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Re: change-class and class redefinition
- To: Moon@STONY-BROOK.SCRC.Symbolics.COM
- Subject: Re: change-class and class redefinition
- From: Gregor.pa@Xerox.COM
- Date: 21 Jan 87 13:32 PST
- Cc: Common-Lisp-Object-System@SAIL.STANFORD.EDU
- In-reply-to: David A. Moon <Moon@STONY-BROOK.SCRC.Symbolics.COM>'s message of Mon, 19 Jan 87 23:56 EST
The first part (1-4) of this looks good. I haven't yet had a chance to
think about the details of Restrictions on when CHANGE-CLASS can be
called or what DEFCLASS does. I do have some comments about the first
The most important comment I have is that I would like to have the
default method on class-changed be responsible for copying over slots.
I understand that the reason you put the responsibility for initializing
the slots of the "new" instance and copying the slots in the same place
(in change-class itself) is to prevent running the :initform of slots
which already existed in the "old" instance. Was this for efficiency or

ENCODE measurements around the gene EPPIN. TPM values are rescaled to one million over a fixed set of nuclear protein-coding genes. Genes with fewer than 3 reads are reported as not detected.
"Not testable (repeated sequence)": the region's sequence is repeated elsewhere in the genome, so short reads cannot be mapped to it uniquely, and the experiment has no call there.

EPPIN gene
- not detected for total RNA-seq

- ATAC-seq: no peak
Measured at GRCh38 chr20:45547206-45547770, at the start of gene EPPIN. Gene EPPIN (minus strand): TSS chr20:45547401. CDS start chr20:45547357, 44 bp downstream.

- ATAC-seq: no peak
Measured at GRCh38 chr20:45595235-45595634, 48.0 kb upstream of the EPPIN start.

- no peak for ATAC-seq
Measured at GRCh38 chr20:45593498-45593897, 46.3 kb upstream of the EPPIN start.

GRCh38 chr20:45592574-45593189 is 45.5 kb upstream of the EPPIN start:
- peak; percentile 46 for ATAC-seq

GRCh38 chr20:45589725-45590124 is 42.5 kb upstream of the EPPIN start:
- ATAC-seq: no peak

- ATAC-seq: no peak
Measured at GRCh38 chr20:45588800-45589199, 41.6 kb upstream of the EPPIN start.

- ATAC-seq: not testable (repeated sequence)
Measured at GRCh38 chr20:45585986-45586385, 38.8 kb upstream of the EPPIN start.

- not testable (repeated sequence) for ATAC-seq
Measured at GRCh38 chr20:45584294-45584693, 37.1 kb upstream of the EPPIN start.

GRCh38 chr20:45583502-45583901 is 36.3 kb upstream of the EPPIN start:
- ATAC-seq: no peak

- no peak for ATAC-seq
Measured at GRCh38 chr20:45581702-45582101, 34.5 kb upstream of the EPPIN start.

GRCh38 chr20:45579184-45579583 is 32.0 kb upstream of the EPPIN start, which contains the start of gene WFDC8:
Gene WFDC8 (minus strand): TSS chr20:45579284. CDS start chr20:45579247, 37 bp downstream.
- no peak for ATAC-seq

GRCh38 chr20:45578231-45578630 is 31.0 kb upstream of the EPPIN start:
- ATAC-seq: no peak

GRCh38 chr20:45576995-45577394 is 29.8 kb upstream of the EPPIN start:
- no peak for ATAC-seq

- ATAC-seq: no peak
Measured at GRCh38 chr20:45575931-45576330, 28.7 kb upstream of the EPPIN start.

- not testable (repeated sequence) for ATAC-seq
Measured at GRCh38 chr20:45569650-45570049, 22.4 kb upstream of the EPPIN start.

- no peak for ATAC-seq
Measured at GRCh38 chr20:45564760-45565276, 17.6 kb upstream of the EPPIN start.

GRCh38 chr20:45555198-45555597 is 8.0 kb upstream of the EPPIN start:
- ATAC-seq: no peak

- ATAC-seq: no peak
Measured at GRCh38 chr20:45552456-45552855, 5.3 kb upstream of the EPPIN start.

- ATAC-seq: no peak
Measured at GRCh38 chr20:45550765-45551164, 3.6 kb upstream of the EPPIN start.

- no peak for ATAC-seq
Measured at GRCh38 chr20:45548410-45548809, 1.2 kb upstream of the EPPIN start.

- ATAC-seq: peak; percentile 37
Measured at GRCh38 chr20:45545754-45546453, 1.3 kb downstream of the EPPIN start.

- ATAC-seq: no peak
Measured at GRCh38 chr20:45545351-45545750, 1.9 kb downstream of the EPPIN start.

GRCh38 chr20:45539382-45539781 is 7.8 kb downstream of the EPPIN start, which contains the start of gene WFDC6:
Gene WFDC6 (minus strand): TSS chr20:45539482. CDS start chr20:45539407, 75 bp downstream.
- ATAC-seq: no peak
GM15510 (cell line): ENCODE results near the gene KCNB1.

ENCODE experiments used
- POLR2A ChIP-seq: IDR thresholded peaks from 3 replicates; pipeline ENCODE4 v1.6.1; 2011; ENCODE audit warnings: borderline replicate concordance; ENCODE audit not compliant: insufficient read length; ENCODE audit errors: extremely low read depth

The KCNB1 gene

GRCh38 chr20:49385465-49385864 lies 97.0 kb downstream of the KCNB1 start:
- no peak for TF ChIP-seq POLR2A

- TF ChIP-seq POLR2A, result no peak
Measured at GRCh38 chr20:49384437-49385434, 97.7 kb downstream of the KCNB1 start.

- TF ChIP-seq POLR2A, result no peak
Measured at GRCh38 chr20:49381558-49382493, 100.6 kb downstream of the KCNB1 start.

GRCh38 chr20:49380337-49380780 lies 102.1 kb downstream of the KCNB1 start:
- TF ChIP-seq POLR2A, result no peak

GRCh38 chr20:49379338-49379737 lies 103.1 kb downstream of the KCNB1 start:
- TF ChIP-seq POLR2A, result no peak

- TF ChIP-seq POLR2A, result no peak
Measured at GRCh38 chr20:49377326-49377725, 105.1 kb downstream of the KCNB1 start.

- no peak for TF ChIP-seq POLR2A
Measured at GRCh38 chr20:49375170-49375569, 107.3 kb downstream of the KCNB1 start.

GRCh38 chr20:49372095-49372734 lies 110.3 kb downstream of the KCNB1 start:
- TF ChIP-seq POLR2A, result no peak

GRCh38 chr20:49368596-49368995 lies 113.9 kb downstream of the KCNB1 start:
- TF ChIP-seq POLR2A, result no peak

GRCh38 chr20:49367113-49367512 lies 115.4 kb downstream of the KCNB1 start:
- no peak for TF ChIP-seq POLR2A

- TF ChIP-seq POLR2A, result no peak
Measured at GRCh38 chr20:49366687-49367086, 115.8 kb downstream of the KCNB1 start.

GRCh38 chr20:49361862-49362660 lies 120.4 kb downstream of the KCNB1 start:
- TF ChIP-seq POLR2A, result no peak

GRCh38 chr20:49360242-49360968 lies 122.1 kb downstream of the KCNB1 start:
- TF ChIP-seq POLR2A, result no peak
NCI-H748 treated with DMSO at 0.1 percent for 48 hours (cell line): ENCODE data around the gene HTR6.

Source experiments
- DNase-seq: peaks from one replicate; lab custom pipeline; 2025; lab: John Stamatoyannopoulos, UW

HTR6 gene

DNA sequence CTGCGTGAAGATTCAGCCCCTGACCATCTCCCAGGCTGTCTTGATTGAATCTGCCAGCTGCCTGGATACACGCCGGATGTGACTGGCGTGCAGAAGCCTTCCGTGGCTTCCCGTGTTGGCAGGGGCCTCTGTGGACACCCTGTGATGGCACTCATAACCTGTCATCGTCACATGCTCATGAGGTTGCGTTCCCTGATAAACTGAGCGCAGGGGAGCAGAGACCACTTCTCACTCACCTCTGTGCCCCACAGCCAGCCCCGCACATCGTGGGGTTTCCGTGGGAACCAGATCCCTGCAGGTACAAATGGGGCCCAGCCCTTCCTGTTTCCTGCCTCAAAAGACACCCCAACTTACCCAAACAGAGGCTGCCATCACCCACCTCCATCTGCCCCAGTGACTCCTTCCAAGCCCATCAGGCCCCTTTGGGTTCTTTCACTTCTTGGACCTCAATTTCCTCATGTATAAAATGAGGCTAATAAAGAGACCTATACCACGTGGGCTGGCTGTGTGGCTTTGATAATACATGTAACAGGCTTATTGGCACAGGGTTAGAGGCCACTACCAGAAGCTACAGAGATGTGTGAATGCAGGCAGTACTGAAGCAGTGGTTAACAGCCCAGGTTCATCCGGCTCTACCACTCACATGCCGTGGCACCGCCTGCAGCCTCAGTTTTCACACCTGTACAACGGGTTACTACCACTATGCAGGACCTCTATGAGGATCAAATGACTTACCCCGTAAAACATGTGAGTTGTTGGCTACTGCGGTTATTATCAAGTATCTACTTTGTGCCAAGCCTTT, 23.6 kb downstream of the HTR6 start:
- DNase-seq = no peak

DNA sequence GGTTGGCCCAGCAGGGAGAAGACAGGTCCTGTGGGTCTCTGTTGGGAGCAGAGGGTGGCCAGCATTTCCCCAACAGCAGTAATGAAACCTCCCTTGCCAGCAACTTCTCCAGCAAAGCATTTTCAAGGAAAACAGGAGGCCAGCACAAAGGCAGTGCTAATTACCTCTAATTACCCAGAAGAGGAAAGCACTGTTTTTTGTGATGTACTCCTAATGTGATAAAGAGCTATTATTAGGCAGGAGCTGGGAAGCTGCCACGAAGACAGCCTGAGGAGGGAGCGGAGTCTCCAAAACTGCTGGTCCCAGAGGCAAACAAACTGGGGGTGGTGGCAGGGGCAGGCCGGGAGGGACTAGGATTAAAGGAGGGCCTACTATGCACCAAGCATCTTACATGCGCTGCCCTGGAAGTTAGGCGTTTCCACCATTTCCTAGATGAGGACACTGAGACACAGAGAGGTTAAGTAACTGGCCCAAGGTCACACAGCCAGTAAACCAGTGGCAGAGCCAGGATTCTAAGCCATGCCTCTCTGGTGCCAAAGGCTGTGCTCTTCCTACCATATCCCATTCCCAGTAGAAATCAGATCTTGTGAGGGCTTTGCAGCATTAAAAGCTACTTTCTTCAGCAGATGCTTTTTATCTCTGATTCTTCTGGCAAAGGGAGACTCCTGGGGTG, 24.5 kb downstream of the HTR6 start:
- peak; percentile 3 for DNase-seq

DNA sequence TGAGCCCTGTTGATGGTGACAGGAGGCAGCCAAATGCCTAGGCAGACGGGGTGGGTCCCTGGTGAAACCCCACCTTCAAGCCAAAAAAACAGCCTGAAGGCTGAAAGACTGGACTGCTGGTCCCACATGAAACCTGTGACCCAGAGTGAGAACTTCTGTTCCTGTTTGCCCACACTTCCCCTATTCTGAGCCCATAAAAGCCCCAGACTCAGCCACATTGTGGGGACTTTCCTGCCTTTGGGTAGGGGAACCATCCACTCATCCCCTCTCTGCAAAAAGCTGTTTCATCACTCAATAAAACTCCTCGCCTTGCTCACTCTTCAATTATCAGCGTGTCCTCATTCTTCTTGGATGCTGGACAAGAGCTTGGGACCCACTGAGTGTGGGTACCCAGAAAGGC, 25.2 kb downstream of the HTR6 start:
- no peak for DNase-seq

because you preferred those semantics? If it was for semantics, here is
an alternate proposal:
Let change-class create a new-instance, but not call INITIALIZE on it.
Then it passes the "old" and "new" instances to class-changed.
class-changed can call initialize if it wants, or it can just copy old
slots or whatever.
My reasoning, is that I think things are more complicated when the rules
about when the various :initforms are run get complicated. This is
reflected in my initialization protocol which has the :initforms all
being run all at once.
I like the name class-changed. I also agree with DLW that we should
invent a term for generic-functions which you are not supposed to call
yourself. We will need this term in the meta-object protocol chapter.
The paragraph which says that previous has dynamic extent and also says
it can be passed around needs to be re-worked. What it says is exactly
right, its just that its confusing. It is very important to stress that
previous has dynamic extent.